He said the company has found "a business model that would allow to us stay there with our customers and make the kind of returns that they want and the kind of returns we want, but I think that if you think about the dry gas basins, I would say they're probably at equilibrium..."

The strength of its North American onshore operations lifted Halliburton in the second quarter, with profits up by 54% from a year ago. Earnings hit $739 million (80 cents/share), up from $480 million (53 cents) in 2Q2010. Revenue climbed 35% to $5.9 billion. Wall Street had pegged quarterly earnings of 74 cents/share on revenues of $5.7 billion.

Halliburton's operating margin in the second quarter was "the highest it has been since 2008," Lesar said. North America revenue jumped 16% sequentially, compared to U.S. rig activity growth of 6%, with incremental operating margins hitting above 50% for both divisions. The surge in activity was "driven by the execution of our North America growth strategy in liquids-rich basins, and our customers' continued adoption of our integrated solutions," Lesar explained.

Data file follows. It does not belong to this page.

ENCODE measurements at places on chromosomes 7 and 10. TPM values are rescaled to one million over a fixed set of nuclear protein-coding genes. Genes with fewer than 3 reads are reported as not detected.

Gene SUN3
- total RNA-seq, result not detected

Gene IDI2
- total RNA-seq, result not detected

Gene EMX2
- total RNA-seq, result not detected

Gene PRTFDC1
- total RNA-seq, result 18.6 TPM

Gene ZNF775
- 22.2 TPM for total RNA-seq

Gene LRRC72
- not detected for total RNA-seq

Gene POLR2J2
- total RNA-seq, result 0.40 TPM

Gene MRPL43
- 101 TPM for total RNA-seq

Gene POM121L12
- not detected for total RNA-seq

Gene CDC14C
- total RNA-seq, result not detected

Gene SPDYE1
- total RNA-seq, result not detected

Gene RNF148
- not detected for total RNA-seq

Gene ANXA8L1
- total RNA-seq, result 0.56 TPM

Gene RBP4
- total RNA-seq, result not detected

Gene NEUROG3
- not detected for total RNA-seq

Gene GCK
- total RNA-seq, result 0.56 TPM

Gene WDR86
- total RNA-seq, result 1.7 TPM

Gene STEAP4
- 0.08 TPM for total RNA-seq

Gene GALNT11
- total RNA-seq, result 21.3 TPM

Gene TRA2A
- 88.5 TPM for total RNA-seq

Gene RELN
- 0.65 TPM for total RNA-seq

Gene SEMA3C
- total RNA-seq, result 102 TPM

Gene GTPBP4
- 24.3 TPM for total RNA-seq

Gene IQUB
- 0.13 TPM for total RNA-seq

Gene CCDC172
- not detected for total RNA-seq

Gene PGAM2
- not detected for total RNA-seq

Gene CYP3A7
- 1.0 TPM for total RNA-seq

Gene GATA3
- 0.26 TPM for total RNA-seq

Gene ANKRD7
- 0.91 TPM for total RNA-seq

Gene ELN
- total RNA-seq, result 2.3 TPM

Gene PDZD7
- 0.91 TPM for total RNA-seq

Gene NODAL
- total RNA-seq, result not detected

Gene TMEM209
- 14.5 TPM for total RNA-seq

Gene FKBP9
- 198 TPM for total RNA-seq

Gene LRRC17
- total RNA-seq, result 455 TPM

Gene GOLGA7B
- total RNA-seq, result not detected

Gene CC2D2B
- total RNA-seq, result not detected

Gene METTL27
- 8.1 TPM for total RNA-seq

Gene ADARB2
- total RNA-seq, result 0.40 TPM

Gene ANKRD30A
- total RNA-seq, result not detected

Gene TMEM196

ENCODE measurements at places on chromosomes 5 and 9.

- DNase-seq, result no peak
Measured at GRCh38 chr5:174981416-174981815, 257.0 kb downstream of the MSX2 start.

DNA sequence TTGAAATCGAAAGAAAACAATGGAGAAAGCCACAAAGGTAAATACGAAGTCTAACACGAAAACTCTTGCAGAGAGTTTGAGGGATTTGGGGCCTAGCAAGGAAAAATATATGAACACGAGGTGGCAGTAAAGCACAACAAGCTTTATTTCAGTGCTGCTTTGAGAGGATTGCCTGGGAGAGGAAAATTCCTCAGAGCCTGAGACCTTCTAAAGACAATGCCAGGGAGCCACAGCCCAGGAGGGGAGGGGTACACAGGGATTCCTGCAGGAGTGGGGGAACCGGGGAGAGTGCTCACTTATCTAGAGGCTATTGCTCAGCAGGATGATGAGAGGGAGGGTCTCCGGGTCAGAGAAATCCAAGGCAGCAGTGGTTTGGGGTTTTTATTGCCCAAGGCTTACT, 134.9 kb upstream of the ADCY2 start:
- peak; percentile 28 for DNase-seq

Energy analysts were impressed by the earnings in North America. FBR Capital Markets analyst Robert MacKenzie and his team said "this very strong report underscores the continued tightening of the North American market and, in light of positive management commentary, reaffirms our belief that the North American tightening is sustainable at least through year-end."

In addition, the FBR team said Halliburton's "technological leadership is compounding. The company is expanding its role of technological leadership by bringing to market new, value-adding offerings both domestically and abroad. Notably, the company has recently introduced 'RapidFrac,' a sliding sleeve completion system that is being met with excellent reviews. In the field, RapidFrac has been able to generate up to 75% increases in production along with a 50% reduction in pumping time, relative to conventional systems. Management believes this offering will begin to see increased adoption both in the Bakken and elsewhere in the near term."

MacKenzie and his colleagues said they are convinced "not only that the liquids-rich plays will continue to drive fracturing demand growth in excess of supply growth but also that increasing technical complexity will favor the more differentiated companies like Halliburton at the expense of more commoditized providers of fracturing services."

Canaccord Genuity analysts Scott Burk and Lawrence Lee also were pumped by the earnings report. Halliburton, they said, focused on "setting prices that more effectively reflect the value they provide to customers (evidently a lot in U.S. land!). Along with fracture services and some drilling services being used to pull through pricing on other product lines suggests that Halliburton may be able to improve on prior peak margins, or sustain them for a longer period than the '02-'08 cycle."